A little background…I’m a New Yorker-turned-Sydneysider. I’ve been living in Sydney, Australia since October 2015. The process of becoming an American expatriate is a complicated one. I’ve titled this piece “Why Australia?” because I’ve been asked this question regularly, since announcing my decision to live abroad just over a year ago.
I first visited Australia in 2014. I booked a two-week vacation with the mindset that I would embark on a once-in-a-lifetime opportunity. I made my way through a few regions including, Sydney, Melbourne and Hamilton Island in the Whitsunday Islands. I unexpectedly fell in love with Australia, and found myself dragging my feat as I boarded the airplane for the 16,000-kilometer, 20-hour flight back to the United States. I experienced typical jet lag, and vacation re-entry blues upon my return. I found myself thinking about Sydney on a daily basis…daydreaming about what it would be like to live abroad.
There was a lot to consider. I had spent nine years living in Manhattan, building lifelong friendships, a solid career and a robust professional network. I also lived within five hours of most of my family members, which made it convenient to spend time together. Despite all of these things, I couldn’t shake my desire to live abroad…something I felt I would regret when looking back on my life’s decisions. Naturally, I made a second trip to Australia in 2015…spending time in Sydney and Hunter Valley (both in New South Wales). The visit confirmed my feelings; it was time to get out of New York City.
By this time there was also another factor in the mix that influenced my decision to move…my partner, Mark. He is an Aussie who I first met through a mutual friend in 2013 (thanks, JT). We met in New York while he was visiting with a few of his mates. Over the next couple of years, we fostered a friendship that eventually grew into a partnership. He has helped me transition into Aussie living in a way that would have been impossible on my own.
THE REACTIONS: AMERICANS VS. AUSTRALIANS
I would be remiss if I didn’t acknowledge the contrast in reactions that I’ve perceived throughout the migration process.
Most Americans: “Why Australia?” “That’s so far away.” “Aren’t you going to be homesick?” “Why don’t you just go to Europe? It’s so much closer.” “What does your family think?”
I was surprised to discover that many of the Americans that I told about my plans skewed toward the negative side when reacting to the news. There was a palpable judgment that bubbled to the surface (at least from my perspective). I didn’t fit neatly into anyone’s set of expectations for a young professional in my early 30s. I was driven to break free from convention, while *everyone seemed hell-bent on convincing me that a decision of this magnitude would invite chaos into my life.
Most Australians: “What brought you over here? “Do you like it?” “When are your family and friends coming to visit?” “What have you done so far?” “Let’s catch up for coffee or go to the beach once you’ve settled in!”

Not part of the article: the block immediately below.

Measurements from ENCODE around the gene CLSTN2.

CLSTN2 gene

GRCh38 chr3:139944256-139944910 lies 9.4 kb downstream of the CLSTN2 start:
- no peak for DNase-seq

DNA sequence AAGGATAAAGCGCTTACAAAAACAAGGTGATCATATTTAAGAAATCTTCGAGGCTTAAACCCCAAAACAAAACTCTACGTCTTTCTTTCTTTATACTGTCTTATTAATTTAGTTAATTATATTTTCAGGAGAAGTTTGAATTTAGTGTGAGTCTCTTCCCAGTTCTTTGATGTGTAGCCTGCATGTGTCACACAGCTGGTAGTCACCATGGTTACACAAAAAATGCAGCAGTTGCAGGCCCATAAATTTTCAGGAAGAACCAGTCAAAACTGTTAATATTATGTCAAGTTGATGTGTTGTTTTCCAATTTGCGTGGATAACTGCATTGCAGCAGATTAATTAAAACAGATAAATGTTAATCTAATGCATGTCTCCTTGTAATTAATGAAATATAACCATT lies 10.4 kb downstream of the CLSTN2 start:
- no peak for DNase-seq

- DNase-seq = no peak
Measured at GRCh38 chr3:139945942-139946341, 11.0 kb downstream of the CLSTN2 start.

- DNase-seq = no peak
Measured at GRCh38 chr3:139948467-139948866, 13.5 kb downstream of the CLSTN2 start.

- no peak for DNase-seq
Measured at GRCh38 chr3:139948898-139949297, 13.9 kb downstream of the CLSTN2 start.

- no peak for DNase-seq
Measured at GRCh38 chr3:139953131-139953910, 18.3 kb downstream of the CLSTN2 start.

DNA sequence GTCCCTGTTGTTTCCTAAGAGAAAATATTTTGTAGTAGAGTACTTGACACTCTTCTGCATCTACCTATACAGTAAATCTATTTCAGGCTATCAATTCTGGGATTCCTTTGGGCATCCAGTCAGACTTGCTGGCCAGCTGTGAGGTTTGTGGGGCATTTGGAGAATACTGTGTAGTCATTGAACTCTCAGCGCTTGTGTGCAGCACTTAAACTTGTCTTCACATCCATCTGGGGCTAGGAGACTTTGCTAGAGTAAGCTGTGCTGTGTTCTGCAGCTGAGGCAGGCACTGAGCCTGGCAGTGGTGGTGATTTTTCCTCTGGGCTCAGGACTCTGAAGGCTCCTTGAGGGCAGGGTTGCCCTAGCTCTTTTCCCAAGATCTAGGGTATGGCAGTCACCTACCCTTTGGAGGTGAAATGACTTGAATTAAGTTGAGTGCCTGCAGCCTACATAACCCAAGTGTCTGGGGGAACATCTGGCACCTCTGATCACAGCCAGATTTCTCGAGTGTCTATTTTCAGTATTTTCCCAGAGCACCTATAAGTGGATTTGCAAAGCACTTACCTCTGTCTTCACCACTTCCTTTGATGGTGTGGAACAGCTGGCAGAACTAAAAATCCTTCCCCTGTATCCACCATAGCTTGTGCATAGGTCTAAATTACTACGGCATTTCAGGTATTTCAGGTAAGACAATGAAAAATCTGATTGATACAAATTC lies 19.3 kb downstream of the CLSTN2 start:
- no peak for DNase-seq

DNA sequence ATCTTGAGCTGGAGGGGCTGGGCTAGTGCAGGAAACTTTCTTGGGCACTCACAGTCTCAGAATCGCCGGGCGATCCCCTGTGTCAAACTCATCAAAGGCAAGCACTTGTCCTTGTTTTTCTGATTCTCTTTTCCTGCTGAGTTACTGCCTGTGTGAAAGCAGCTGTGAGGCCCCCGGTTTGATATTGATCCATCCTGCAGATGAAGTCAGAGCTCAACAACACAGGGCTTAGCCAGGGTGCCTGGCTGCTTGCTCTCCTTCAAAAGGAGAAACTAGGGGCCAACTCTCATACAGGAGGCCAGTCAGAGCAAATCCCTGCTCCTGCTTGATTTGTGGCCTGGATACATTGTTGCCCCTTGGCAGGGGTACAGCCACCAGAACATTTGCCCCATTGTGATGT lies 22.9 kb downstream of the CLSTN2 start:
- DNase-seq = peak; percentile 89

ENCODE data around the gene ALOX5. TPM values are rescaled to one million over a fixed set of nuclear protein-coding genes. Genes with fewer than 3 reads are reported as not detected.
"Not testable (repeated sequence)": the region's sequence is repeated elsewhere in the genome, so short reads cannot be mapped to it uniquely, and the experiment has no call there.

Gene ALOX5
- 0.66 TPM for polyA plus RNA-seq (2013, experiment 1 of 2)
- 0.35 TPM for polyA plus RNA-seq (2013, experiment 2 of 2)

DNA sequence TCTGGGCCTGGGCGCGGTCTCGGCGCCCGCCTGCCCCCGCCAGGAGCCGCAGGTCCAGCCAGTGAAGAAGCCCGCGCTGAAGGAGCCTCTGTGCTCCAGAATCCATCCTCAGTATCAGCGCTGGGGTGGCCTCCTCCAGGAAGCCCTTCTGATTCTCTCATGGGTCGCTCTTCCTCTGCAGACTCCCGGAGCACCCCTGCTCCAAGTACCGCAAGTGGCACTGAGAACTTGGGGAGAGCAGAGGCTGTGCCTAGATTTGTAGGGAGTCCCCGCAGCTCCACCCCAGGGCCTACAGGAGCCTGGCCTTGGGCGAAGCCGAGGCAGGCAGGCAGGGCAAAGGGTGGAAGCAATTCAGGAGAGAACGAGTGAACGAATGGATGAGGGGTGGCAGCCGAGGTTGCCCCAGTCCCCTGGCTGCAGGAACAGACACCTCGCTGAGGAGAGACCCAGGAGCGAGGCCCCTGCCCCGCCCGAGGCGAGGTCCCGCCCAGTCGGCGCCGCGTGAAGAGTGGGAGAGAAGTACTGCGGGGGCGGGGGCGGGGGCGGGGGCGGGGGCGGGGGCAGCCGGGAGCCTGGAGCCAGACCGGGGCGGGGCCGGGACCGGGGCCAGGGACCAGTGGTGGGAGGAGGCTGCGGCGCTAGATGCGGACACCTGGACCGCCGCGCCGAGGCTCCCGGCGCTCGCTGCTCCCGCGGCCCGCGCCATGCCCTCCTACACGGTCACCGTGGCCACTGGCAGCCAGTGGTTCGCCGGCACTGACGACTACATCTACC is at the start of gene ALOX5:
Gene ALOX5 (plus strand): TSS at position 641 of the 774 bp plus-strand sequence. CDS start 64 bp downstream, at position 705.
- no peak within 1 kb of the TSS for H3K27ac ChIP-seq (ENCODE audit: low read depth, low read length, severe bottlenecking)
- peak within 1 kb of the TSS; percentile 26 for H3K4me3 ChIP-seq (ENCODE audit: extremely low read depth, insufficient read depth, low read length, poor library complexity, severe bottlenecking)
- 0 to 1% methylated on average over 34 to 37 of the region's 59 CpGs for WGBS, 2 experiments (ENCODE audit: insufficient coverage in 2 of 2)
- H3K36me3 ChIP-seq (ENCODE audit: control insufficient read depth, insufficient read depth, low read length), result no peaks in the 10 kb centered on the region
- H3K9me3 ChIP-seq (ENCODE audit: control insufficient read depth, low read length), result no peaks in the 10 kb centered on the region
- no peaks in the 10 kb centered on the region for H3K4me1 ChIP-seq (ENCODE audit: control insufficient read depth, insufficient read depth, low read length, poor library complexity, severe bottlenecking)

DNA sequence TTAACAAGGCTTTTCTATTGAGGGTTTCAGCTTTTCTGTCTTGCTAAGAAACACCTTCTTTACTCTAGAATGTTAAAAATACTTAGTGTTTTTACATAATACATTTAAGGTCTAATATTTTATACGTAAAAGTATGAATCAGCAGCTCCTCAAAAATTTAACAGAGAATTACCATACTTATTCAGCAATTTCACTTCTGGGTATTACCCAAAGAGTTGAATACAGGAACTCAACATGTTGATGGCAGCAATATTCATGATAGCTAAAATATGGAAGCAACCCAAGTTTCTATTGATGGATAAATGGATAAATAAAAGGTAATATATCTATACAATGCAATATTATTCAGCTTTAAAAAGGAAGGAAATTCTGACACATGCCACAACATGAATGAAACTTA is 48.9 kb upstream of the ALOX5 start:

I immediately noticed juxtaposition in the reactions from Australians. It was overwhelmingly positive. I would share about the fact that I was nervous about all of the change…about finding work and about finding my way. Each reaction was more positive than the next: “Don’t worry, it will all work out.” “Just take some time to ease into life here…get to know your way around.” “Enjoy the beaches and local events first, because it will all fall into place.”
Perhaps the contrast can be attributed to the lifestyle here. Many Aussies are accustomed to traveling and living far way from home. It is not unusual to meet an Australian who has lived abroad or travelled abroad for an extended period of time. Meanwhile, the majority of Americans that I know would have to use most — if not all — of their vacation time to make the trip over to Australia. Many view it as a trip of a lifetime. I know this to be true from personal experience.
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It hasn’t always been easy. I miss my family and friends every day. Living abroad feels like starting all over again in some ways, which can be a strange experience as an adult. However, there is also much opportunity for growth. I’ve already learned to be more vulnerable…to get outside of my comfort zone, and to adapt to a new way of life. I’m thrilled to be living in Sydney, and I’m excited to discover what the future holds!
*Everyone, in this case, refers to those who didn’t know me on the same level as my closest friends and family members. I received heaps of support on my decision to move from people whom I consider my closest family, friends and colleagues. It was peppered with a proportionate amount of concern, which came from a deeply caring place.
UPDATE : I thought I would share some additional reading for anyone interested in reading more about the perks and challenges of living abroad. Jill Fillipovic a contributor at Condé Nast Traveler perfectly captures many of the same issues that I’ve faced while living abroad. Check it out: My Life as an Expat: Why I Left New York and Moved to Nairobi